The mind-muscle connection is also a technique to stay centered and to help you keep good form. What can happen if your mind wanders? You may injure yourself, or have a sloppy, worthless workout. Because you are not concentrating on what you are doing, you may almost just as well sit on the couch and watch Law & Order re-runs (sometimes also fun!) . What’s the point in being at the gym if you don’t give it your all? That’s how I see it.  Use your time wisely.

Mind-muscle connection is focusing on the actual movement as you are doing it , not on getting from point A to B. I’ve been guilty of sometimes thinking “Ok, let me just bang out 4 sets of 15 and I’ll be done” and it has been the shittiest sessions ever. I wanted it to be OVER with instead of being in the moment, visualizing my body changing, my muscles growing. Much like a dieter just wants that 12-week challenge to be over with so he can “go on with his life”. Ha!  Of course, we will all have days where we are on auto-pilot and just happy we got to the gym, but that’s besides the point. We always want to strive to be our best!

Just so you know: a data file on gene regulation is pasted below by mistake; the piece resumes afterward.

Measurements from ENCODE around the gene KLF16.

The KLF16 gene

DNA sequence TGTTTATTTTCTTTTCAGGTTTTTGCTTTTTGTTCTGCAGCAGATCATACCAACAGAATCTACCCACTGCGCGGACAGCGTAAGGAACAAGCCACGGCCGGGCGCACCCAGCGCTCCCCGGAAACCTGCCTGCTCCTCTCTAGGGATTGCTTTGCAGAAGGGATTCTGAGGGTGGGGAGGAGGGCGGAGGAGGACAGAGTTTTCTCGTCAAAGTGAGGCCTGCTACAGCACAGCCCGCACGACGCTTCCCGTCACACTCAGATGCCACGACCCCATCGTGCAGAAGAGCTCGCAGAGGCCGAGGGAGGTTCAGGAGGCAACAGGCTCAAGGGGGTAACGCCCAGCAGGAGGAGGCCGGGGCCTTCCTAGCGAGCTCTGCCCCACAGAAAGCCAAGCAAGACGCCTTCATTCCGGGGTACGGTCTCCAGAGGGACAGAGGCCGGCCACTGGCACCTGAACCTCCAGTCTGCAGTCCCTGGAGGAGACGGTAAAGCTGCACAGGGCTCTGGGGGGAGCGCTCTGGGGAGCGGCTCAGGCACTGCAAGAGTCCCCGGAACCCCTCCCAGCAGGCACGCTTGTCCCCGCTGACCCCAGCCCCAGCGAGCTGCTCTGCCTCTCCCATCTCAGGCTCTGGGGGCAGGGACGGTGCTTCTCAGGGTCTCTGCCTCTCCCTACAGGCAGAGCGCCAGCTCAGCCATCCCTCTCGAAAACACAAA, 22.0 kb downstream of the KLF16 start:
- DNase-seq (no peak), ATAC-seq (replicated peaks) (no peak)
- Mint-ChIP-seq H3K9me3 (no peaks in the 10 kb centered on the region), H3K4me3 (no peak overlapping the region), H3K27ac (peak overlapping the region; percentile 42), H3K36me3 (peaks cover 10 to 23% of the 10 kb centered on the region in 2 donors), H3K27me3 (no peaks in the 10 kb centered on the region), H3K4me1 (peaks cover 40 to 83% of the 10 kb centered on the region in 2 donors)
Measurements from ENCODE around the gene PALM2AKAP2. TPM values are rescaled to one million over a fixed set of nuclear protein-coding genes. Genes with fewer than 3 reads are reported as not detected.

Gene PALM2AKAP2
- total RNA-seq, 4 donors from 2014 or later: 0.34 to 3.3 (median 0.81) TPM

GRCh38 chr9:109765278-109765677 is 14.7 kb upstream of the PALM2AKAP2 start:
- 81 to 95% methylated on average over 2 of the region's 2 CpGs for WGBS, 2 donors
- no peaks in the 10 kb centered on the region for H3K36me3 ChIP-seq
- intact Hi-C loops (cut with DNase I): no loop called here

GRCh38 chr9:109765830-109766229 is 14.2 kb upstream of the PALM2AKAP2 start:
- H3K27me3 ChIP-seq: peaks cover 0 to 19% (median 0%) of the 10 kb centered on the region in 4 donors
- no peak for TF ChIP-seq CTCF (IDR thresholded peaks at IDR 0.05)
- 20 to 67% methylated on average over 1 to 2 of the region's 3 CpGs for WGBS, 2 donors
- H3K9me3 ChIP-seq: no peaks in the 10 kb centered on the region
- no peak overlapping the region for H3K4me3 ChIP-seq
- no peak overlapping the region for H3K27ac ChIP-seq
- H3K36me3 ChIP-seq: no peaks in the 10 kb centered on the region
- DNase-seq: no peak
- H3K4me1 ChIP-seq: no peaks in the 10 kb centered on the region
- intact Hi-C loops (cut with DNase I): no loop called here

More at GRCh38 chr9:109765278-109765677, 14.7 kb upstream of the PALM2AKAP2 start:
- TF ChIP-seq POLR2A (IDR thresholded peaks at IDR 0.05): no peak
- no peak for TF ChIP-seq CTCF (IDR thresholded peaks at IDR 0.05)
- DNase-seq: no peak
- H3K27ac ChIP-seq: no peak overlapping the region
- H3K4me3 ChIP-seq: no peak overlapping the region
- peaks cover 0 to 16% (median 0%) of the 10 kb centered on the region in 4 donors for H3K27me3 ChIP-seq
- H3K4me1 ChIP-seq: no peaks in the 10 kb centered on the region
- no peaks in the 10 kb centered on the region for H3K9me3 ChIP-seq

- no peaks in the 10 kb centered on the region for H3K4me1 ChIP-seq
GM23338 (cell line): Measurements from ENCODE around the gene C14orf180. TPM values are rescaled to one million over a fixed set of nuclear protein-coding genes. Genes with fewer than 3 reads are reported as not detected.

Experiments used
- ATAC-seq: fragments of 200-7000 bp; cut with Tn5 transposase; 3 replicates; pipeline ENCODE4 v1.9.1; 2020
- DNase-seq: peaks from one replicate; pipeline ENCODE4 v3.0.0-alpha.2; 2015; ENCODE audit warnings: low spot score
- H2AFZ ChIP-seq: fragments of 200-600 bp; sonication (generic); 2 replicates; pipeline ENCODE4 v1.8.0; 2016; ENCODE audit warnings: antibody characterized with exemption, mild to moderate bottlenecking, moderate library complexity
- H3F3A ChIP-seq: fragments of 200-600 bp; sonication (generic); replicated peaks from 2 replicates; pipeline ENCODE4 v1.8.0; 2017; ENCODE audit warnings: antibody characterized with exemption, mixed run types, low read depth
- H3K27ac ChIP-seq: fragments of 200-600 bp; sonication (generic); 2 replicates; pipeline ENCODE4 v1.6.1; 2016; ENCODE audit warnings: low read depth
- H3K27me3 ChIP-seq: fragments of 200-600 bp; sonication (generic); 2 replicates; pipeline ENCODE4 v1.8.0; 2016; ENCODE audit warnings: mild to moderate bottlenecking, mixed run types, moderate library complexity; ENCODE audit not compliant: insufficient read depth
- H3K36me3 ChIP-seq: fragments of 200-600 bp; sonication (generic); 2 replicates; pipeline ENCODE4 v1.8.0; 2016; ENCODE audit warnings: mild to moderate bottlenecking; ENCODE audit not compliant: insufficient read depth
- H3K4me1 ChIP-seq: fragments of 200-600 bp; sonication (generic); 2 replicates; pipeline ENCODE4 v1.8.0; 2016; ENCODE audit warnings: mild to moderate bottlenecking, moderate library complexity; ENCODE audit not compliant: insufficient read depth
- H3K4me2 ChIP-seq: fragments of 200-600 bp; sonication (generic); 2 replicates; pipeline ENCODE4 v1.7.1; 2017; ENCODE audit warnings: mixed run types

Mind-muscle connection is about discipline, being devoted to your task and being detail oriented – all qualities needed for progress and a successful transformation of your body. By practicing this connection, you will become more familiar with how each part of your muscle and body part works, and better able to do the exercises effectively.


What methods can you apply to improve or master your mind-muscle connection? I like exercises like negative reps and  partial reps where you can really feel the contraction of the muscle, and where the muscle is under tension for a long period of time. This is when your muscles will grow!  In my new program I have started to use the “28-method” which you can use for any exercise ; shoulder presses, leg curls, squats, and like I did today: for barbell bicep curls. Example: do 7 regular reps, then 7 slow reps going down on the negative (eccentric), pause, the 7 slow reps going up (concentric), then finish with 7 reps going half way down, and 7 reps going half way up.  When you apply this method, you have to use a much lighter weight, probably half of what you would normally do.  For example, if you curl a 60 lb barbell, then use a 30lb dumbbell for the 28s. You get an incredible pump from this, your muscles will BURN!! Anyway, something good to mix in with your regular workout.